There are four badges – ST and Ti for the petrol and TS and TL for the diesels. ST and TS are low grade, Ti and TL (should it be IT?) upper grade. Pricing starts at $25,850 for the petrol manual ST, rising to $37,990 for the TL diesel auto. Across the range there is very little dollar difference to Dualis. You'll pay $2640 extra for the CVT in the ST and $2500 extra in the Ti.
Compared to its rivals that pricing is keen and competitive.
Equipment highlights include alloy wheels (17s lower, 19s higher grade), LED DRLs, reversing camera, six airbags, Bluetooth, NissanConnect with access to apps for Facebook, Pandora and Google Online Search and idle stop-start (diesels). All bar ST get six-speaker audio, dual zone climate control and an intelligent key.
The two high-grades get sat-nav contained in a colour touch screen, leather trimmings, heated front seats, a powered driver's seat, LED headlights, a panoramic glass roof, roof rails and a series of high tech safety aids including an around view monitor and moving object detection.
There are eight colour options of which only two are standard. The spare tyre is a space saver.
More esoterically, we'd argue the Qashqai is an exterior styling step forward from its predecessor, retaining some lines – like the flattened wheel arches and rising window line – yet sharpened up in sync with Nissan's latest styling languages (see Pathfinder, X-TRAIL, new Murano etc).
We drove three different examples of the Qashqai; the ST manual and auto and the Ti. Perhaps unsurprisingly, the Ti emerged as the driving favourite. The little diesel still pumps out 320Nm and that means it has the sort of mid-range response the 200Nm petrol engine lacks.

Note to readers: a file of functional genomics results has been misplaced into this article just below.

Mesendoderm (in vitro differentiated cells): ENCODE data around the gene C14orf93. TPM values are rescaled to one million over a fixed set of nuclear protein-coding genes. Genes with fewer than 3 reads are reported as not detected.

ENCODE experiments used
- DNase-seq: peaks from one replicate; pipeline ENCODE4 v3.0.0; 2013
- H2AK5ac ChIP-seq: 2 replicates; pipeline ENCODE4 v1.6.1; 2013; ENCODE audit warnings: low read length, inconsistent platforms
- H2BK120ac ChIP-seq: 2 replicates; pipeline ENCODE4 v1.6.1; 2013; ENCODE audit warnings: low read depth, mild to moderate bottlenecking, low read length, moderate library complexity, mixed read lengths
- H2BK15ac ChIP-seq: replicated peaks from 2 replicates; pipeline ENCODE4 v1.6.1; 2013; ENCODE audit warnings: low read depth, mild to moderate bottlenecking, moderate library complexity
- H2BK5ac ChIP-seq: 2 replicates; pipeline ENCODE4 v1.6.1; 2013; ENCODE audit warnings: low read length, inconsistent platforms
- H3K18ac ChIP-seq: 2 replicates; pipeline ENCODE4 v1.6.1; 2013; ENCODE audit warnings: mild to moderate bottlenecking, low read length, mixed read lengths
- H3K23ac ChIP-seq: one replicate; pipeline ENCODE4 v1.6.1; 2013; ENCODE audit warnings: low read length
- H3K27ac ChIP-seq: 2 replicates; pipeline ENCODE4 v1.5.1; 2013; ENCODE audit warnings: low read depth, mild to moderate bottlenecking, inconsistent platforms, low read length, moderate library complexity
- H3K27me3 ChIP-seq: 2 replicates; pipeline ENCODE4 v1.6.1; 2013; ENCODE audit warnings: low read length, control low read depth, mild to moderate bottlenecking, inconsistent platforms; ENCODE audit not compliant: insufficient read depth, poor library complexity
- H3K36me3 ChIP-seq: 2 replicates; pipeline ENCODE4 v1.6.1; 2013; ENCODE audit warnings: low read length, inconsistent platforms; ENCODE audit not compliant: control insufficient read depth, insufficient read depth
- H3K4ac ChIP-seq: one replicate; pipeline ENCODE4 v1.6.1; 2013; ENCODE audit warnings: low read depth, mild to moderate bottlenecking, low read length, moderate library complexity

You lose some civility, because the diesel is noticeably louder, but it is still not intrusive. Tyre noise on the 19-inch rubber tends to be more noticeable once you are rolling.
The diesel also operates at its best between 2000 and 4000rpm, which means it doesn't sound stressed, or vibrate noticeably. Instead, you get pretty good punch for hill climbing and overtaking that the petrol engine lacks.
The idle stop/start works quite smoothly and a read-out in the instrument panel tells you how much CO2 isn't being pumped into the atmosphere each time the engine shuts down.
The Xtronic actually provides stepped changes – like an orthodox auto – during harder acceleration and that helps quell the intrusive droning CVTs can induce. When accelerating more gently, the CVT does its thing smoothly and quietly. With the diesel doing its best work at lower revs, this drivetrain combination is really terrific. And if it gets anywhere near its claimed fuel consumption in the real world, then economical too.